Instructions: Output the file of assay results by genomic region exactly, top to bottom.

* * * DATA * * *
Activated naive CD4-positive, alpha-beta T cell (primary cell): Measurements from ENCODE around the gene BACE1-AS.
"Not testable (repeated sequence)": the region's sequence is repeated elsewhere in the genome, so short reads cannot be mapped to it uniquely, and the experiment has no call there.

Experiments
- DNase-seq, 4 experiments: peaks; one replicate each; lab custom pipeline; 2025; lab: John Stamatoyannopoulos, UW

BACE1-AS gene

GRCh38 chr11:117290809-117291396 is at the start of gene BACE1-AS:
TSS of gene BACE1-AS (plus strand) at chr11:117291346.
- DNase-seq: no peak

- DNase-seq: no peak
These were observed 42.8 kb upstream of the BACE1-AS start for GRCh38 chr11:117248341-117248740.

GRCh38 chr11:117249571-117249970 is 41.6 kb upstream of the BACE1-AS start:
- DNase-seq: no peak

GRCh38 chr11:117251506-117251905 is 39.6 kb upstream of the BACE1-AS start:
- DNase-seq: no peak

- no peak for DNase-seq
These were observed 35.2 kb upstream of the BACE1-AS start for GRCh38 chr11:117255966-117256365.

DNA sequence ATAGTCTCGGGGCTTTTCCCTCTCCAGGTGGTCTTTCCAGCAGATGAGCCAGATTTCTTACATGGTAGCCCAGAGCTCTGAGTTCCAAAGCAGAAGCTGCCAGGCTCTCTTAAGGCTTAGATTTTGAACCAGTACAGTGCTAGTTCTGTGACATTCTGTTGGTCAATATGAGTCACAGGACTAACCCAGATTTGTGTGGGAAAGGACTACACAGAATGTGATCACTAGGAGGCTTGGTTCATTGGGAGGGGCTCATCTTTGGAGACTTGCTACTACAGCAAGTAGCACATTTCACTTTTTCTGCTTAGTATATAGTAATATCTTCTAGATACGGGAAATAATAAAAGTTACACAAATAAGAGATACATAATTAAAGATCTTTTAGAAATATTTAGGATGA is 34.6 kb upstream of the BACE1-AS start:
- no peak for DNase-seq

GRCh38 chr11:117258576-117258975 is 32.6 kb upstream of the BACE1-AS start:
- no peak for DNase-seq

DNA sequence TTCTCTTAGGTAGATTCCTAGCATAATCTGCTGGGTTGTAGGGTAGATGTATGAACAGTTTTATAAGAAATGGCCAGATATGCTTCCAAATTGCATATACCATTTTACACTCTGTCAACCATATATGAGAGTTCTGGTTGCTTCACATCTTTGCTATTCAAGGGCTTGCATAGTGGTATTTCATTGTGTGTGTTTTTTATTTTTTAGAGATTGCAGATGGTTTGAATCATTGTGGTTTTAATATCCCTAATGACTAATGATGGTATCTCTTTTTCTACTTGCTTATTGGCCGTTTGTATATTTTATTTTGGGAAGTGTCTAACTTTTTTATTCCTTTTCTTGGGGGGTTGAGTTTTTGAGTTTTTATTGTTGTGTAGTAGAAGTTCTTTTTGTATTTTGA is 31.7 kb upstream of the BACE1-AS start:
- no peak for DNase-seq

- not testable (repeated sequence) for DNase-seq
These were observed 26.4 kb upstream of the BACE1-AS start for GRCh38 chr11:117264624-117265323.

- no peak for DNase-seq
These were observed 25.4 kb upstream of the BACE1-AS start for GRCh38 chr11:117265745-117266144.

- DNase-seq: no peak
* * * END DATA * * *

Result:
Activated naive CD4-positive, alpha-beta T cell (primary cell): Measurements from ENCODE around the gene BACE1-AS.
"Not testable (repeated sequence)": the region's sequence is repeated elsewhere in the genome, so short reads cannot be mapped to it uniquely, and the experiment has no call there.

Experiments
- DNase-seq, 4 experiments: peaks; one replicate each; lab custom pipeline; 2025; lab: John Stamatoyannopoulos, UW

BACE1-AS gene

GRCh38 chr11:117290809-117291396 is at the start of gene BACE1-AS:
TSS of gene BACE1-AS (plus strand) at chr11:117291346.
- DNase-seq: no peak

- DNase-seq: no peak
These were observed 42.8 kb upstream of the BACE1-AS start for GRCh38 chr11:117248341-117248740.

GRCh38 chr11:117249571-117249970 is 41.6 kb upstream of the BACE1-AS start:
- DNase-seq: no peak

GRCh38 chr11:117251506-117251905 is 39.6 kb upstream of the BACE1-AS start:
- DNase-seq: no peak

- no peak for DNase-seq
These were observed 35.2 kb upstream of the BACE1-AS start for GRCh38 chr11:117255966-117256365.

DNA sequence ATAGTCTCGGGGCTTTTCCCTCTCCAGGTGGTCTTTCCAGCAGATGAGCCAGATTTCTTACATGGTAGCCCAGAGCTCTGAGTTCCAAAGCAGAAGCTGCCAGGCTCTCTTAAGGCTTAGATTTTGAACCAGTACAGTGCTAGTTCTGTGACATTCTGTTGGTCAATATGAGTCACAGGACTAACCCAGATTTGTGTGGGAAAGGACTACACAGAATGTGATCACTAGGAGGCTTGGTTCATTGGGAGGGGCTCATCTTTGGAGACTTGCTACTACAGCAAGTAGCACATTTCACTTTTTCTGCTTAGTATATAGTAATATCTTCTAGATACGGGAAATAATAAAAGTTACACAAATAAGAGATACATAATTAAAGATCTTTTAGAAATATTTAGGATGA is 34.6 kb upstream of the BACE1-AS start:
- no peak for DNase-seq

GRCh38 chr11:117258576-117258975 is 32.6 kb upstream of the BACE1-AS start:
- no peak for DNase-seq

DNA sequence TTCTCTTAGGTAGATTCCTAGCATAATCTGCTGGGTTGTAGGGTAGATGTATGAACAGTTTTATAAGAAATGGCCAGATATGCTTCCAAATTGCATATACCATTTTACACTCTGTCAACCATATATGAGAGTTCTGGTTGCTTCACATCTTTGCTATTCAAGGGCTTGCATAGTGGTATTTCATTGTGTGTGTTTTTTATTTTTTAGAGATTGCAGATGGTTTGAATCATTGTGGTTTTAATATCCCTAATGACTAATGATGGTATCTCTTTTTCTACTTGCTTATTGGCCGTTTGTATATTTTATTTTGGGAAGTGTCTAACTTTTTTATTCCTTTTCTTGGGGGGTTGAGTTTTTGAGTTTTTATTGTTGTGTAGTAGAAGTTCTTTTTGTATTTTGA is 31.7 kb upstream of the BACE1-AS start:
- no peak for DNase-seq

- not testable (repeated sequence) for DNase-seq
These were observed 26.4 kb upstream of the BACE1-AS start for GRCh38 chr11:117264624-117265323.

- no peak for DNase-seq
These were observed 25.4 kb upstream of the BACE1-AS start for GRCh38 chr11:117265745-117266144.

- DNase-seq: no peak